By: Crouse News
June 27, 2022
For many, getting through a COVID-19 infection was hard enough. Now, a number of people are experiencing post-COVID symptoms weeks or even months later. Also known as long-haul COVID, this after-period can be quite debilitating.
While it has its own name, post-COVID is not the first time symptoms linger post-infection. “This can happen after any severe infection. Post-COVID, what we are seeing is that you can have symptoms across a whole spectrum. It’s not just one or two things,” states Viren Kaul, MD, Chief for Pulmonary Medicine and Critical Care Medicine Specialist at Crouse Health.
In fact, symptoms can exist from head to toe:
• Brain fog/trouble concentrating
• Memory issues
• Depression, anxiety, or PTSD
• Headaches and body aches
• Extreme fatigue
• Hair loss
• Shortness of breath
• Heart arrhythmias
• Reduced kidney function
• Blood clots
“We understand the COVID infection causes a very inflammatory state. For lack of a better word, your body is angry. It’s just angry and very inflamed. You put all of this together and it really can impact a number of different systems. If you’re somebody recovering from COVID and you’re feeling all of these things, it is important to tell your caregivers,” urges Dr. Kaul.
Because so many different bodily systems can be affected, treatment becomes complex. A person might need to see a handful of different specialists, depending on their symptoms.
For example, someone with shortness of breath might see both a pulmonologist to address lung issues and a cardiologist to assess the heart. If kidney issues are in play, a nephrologist may be called in. For the psychiatric symptoms, one might consult with a neuropsychiatric.
Overall, occupational therapists, physical therapists, and speech therapists can aid in helping people recondition and return to life as they once knew it.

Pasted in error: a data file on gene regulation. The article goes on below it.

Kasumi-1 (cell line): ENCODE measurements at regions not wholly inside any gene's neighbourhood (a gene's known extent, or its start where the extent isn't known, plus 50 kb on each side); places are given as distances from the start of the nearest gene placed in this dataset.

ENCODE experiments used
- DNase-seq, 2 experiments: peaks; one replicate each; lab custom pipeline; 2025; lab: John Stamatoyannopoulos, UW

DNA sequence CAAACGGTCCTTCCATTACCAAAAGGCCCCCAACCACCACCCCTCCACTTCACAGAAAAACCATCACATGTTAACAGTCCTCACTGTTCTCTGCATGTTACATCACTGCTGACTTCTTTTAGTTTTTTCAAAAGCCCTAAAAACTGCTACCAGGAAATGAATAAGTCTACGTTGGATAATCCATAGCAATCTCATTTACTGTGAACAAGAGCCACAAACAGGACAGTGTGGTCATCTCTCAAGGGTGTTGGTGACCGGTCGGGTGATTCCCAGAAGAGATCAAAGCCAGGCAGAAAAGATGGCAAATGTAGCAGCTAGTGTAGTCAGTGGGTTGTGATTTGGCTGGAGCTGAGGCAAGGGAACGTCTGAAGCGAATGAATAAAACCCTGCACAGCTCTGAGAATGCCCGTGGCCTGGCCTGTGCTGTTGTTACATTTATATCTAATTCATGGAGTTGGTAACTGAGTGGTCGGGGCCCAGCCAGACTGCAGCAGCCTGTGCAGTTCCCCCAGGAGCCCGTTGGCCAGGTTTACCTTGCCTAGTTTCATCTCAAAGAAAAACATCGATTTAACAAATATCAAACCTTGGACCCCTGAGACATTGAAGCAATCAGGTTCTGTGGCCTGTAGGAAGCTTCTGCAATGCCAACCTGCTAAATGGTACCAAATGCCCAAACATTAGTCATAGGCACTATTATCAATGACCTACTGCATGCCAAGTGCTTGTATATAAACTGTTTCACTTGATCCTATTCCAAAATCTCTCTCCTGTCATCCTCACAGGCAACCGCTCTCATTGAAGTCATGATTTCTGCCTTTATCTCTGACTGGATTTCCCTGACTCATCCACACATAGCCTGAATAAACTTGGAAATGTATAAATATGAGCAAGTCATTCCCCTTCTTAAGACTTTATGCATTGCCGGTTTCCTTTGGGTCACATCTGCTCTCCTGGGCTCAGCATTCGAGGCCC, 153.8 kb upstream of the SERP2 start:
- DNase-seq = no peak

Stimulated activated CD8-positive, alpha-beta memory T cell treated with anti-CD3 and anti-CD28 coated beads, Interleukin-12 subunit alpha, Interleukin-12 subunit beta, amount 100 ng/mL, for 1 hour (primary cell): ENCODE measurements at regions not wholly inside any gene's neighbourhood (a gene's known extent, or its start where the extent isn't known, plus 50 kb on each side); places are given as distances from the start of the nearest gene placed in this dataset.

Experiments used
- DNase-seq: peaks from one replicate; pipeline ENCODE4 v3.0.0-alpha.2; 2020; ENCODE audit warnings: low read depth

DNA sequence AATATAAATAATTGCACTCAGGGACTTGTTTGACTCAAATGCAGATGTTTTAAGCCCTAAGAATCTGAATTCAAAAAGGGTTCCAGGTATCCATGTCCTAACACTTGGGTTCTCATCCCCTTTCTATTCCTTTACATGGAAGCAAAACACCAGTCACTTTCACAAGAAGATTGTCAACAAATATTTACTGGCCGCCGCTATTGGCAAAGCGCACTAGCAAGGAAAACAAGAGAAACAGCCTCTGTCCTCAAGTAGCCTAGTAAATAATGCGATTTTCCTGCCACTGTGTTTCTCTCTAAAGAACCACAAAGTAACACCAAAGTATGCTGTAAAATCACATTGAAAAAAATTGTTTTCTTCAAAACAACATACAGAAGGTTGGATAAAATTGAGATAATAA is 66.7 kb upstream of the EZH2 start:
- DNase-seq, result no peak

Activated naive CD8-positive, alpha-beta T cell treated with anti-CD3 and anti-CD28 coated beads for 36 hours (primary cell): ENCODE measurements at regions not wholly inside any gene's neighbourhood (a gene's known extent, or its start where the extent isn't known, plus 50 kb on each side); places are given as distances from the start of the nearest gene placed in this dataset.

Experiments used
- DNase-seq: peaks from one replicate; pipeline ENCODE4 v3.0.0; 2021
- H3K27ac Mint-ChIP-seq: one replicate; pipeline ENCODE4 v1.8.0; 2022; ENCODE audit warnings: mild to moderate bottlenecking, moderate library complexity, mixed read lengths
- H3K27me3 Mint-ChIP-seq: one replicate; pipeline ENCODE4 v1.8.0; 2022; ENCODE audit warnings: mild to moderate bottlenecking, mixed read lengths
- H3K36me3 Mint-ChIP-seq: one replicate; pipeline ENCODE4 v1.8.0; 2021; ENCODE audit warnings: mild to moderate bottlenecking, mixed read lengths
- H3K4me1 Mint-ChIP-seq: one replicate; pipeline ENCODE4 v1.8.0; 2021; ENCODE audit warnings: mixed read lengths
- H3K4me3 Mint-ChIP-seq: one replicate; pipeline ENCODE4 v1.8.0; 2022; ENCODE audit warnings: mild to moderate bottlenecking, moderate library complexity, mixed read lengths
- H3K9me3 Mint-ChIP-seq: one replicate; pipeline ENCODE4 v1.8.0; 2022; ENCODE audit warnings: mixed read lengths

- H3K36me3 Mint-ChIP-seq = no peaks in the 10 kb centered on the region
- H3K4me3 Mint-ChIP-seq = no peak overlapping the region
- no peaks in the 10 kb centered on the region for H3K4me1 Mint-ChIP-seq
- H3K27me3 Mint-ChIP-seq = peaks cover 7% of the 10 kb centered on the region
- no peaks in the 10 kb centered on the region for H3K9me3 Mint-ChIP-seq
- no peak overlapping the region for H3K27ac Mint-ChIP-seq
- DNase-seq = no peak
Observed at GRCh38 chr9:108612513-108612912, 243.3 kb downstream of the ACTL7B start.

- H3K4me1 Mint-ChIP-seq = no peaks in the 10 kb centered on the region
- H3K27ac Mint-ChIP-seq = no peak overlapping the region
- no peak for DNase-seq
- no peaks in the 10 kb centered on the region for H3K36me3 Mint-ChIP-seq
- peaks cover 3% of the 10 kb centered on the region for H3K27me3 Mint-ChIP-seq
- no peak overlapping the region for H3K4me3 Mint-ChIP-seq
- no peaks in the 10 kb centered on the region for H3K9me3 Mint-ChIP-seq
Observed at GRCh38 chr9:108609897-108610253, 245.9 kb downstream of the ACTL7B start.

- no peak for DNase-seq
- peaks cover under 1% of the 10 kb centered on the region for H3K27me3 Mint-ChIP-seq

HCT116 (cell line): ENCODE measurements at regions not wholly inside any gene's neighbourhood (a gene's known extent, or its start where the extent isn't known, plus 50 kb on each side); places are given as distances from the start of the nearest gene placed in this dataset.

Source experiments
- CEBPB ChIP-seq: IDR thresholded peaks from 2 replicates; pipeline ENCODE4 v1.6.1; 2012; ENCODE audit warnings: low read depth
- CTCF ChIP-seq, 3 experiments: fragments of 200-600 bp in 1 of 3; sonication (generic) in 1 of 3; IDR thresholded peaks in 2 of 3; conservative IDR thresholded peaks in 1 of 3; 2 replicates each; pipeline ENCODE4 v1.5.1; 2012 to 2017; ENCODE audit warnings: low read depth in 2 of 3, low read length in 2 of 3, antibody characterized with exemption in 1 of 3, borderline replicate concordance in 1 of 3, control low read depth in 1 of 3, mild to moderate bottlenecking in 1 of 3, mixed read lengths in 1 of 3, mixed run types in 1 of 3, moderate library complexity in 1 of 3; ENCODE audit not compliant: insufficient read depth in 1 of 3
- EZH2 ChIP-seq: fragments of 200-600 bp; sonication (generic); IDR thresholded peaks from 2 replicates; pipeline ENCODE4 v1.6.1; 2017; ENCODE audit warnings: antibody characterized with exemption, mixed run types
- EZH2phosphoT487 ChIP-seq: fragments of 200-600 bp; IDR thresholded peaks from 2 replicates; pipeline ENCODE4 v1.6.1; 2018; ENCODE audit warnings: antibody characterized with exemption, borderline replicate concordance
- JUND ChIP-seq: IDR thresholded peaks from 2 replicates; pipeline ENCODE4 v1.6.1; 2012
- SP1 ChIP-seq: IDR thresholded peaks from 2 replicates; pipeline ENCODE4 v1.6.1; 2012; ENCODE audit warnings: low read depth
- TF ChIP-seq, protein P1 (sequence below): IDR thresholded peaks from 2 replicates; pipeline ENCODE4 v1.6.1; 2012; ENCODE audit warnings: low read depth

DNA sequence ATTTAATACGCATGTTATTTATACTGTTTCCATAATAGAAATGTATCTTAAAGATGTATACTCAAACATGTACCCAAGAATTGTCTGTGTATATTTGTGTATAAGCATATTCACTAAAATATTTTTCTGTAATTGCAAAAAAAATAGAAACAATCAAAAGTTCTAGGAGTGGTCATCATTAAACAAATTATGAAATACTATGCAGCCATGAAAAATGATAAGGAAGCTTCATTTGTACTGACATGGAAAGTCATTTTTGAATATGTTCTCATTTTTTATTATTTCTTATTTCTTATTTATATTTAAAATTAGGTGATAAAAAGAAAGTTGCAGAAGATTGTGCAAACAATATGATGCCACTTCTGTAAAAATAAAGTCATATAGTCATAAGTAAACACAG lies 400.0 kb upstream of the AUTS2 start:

“The primary care provider is central and essential here, because they can help the patient navigate and guide them towards which specialty or which service can be most beneficial to them,” notes Dr. Kaul.
Finding Our Way Out of the Pandemic
A key point Dr. Kaul wants to get across is that even if you don’t develop post-COVID syndrome, or never even become infected with the virus, we are all impacted as a society. “The effects of COVID in the population will affect us all, whether that means we have staff shortages, so you don’t get care for other diseases. Or you’re not able to go to work, so there’s an economic impact. Perhaps you have somebody in your home who doesn’t have adequate immunity to fight the virus.”
He encourages everyone to get vaccinated, and if you have concerns about vaccination to discuss them with your doctor. Research has shown that vaccination may not prevent you from contracting COVID-19, but it lessens the severity of the infection and prevents hospitalization and death.
And, most of all, Dr. Kaul wants us all to be kind to one another. It’s been a challenging two-plus years, and it’s understandable for people to be frustrated.
“I cannot stress that enough. I think your healthcare workers, patients, your essential workers or people in restaurants—everybody is going through a hard time in one way or the other. We may not understand why the other person is going through a hard time, but I think it’s a safe assumption they are. Trying to work with each other and letting cool, collected heads prevail is the way out of this pandemic.”
**To listen to an in-depth conversation on this topic with Viren Kaul, MD, click here.
Crouse News is reported by members of our Communications Team.
Categories: COVID-19, Crouse Healthcast